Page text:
These creamy mashed turnips are the perfect low carb alternative to traditional mashed potatoes. With a sweet, slightly nutty flavor, these beauties transform into a smooth, delicious side dish easy enough for a weeknight but sophisticated enough for a holiday table.
Turnips don’t get enough credit, in my opinion. They’re the underdog of root vegetables. When in season, they’re easy to come by, and they’re versatile and healthy.
Turnips have a fairly neutral flavor, so you can serve them with almost anything. And you can prepare them in a number of different ways, from baked to roasted to mashed.
Mashed turnips make the perfect mashed potato alternative. Lower in carbs, lower in calories, and higher in nutrients, they’re a win-win for both you and the turnip!
How to get the bitterness out of turnips
Sometimes you might find that turnips have a slightly bitter flavor. The turnips that are produced for human consumption are harvested when young and small, and if they are harvested late or grow too large they can have a bitter bite to them.
Try to go for the smaller ones at the store – you might have to peel a few more for your dish, but you’ll get a better flavor.
If you have any dish that tastes bitter, the way to counter that is either fats or sweetness. I try to refrain from adding sweeteners to dishes that really don’t need it (ie, vegetables), so that leaves us with healthy fats.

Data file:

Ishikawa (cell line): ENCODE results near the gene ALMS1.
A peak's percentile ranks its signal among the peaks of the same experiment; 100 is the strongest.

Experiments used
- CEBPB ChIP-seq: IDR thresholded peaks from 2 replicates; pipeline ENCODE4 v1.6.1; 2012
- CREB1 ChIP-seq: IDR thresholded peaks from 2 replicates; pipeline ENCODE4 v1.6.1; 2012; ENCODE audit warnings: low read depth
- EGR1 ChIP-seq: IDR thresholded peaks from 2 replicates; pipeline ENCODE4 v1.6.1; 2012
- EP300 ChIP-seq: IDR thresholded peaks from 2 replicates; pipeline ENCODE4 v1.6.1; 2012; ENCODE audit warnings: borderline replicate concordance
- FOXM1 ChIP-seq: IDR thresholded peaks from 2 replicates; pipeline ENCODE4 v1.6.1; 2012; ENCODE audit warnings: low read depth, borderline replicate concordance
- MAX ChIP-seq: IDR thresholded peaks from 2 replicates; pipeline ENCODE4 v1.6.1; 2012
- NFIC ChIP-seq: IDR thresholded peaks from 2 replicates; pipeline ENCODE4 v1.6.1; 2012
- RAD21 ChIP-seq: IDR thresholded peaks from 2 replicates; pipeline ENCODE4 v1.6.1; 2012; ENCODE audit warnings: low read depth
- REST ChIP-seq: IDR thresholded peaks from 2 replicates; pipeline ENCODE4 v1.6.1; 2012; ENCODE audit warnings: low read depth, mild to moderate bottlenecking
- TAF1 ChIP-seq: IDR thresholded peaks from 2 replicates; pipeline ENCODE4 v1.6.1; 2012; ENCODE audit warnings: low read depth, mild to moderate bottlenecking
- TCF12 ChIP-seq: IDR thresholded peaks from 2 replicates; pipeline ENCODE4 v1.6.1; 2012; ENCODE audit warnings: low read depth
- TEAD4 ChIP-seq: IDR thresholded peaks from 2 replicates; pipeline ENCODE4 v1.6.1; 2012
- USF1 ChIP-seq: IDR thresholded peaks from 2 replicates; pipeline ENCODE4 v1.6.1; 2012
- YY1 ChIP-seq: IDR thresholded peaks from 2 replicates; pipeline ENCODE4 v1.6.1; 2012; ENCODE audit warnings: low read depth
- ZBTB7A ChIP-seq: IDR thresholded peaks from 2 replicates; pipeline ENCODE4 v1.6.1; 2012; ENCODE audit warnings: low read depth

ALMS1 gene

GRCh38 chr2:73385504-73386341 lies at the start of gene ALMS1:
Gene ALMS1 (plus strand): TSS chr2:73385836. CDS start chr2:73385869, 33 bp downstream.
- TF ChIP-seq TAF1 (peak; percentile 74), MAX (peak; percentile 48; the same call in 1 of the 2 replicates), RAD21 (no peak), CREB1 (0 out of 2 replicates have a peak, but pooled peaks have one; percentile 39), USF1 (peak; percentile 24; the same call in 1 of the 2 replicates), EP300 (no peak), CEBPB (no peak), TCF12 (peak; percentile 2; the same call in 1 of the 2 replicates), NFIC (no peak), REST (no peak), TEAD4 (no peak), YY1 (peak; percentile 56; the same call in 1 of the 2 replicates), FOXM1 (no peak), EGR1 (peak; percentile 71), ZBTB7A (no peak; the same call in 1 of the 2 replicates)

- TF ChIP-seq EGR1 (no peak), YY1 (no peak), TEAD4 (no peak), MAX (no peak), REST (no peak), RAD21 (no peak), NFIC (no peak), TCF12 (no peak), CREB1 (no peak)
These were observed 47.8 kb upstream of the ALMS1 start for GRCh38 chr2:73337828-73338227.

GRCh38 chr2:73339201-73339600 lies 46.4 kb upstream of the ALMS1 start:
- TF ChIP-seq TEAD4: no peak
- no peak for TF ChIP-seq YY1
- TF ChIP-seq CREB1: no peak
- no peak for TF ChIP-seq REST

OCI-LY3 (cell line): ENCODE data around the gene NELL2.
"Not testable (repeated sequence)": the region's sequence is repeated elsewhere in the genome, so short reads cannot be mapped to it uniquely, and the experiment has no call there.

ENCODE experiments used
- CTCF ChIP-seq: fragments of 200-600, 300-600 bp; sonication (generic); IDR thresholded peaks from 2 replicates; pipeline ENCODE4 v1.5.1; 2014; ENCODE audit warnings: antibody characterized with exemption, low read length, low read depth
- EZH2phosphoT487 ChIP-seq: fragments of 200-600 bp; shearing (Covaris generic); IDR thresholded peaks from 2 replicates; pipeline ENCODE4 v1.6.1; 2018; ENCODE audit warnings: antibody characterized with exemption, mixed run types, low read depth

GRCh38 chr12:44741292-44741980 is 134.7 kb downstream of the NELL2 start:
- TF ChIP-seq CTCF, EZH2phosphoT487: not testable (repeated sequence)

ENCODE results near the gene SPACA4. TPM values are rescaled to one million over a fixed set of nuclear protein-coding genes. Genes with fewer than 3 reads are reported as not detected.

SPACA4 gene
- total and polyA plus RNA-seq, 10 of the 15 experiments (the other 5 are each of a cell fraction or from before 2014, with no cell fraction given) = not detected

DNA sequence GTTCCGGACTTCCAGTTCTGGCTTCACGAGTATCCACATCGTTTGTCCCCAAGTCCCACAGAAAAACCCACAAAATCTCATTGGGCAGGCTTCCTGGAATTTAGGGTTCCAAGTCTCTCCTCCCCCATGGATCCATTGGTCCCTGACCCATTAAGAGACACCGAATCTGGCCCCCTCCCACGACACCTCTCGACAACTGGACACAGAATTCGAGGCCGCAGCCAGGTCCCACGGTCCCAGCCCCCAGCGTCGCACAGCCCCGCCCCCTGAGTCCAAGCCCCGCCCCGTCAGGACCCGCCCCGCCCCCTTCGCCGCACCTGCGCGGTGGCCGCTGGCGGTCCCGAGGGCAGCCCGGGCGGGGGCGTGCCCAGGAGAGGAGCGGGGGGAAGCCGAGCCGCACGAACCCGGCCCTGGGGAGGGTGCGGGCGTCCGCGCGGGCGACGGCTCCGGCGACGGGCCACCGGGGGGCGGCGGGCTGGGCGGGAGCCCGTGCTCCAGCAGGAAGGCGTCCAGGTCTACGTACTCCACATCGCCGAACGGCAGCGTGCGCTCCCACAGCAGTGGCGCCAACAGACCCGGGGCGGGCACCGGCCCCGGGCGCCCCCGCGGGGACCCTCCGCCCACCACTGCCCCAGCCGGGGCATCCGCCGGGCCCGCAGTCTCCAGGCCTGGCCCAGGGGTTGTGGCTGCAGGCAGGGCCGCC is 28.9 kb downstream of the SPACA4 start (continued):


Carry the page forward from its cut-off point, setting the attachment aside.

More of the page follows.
To get the bitterness out of turnips in this recipe, we’re going to use ghee.
Ghee is clarified butter, which means all the milkfat has been removed. You can make it yourself or buy it at the store – it can be pricey; Trader Joes and Aldi typically have the best deals on it.
If you don’t have ghee, you can substitute a different healthy fat to help cut the bitterness. My top suggestions to keep a creamy consistency for the mashed turnips are grass-fed butter, vegetable shortening, or coconut oil.
Keep in mind when using coconut oil that refined coconut oil will not have a coconut flavor to it, while the unrefined coconut oil may bring a slight coconut flavor to your mashed turnips.
How to thicken mashed turnips
While turnips are a root vegetable, they are not as starchy as a potato.
A potato has a water content of 80%, while turnips have a water content of 94%, so it’s not uncommon for your mashed turnips to be a bit thinner than mashed potatoes.
This isn’t necessarily a bad thing. You’ll experience the same thing with mashed cauliflower (92% water content).
It’s just the nature of the vegetable. Don’t expect something that’s not a potato to act like a potato.
I didn’t mind the consistency of these, and was happy to eat and serve them as they were. That being said, there are a few ways you can thicken your mashed turnips:
Drain the water. Once you make the mashed turnips, let them sit for a bit. The water will separate and rise to the top, and you can drain off some of it, reducing the water content and leaving behind a bit thicker consistency.
Add some starch or flour. There are quite a few paleo and gluten free flour alternatives and starches that can help thicken things up a bit.
My favorite one for this use is cassava flour. Add a tablespoon at first and give it a minute to soak up the moisture before you jump the gun on adding more.
Other options for this particular recipe would be coconut flour, tapioca starch, or arrowroot powder.
Remember, small amounts at first. You can always put more in, but you can’t take it out.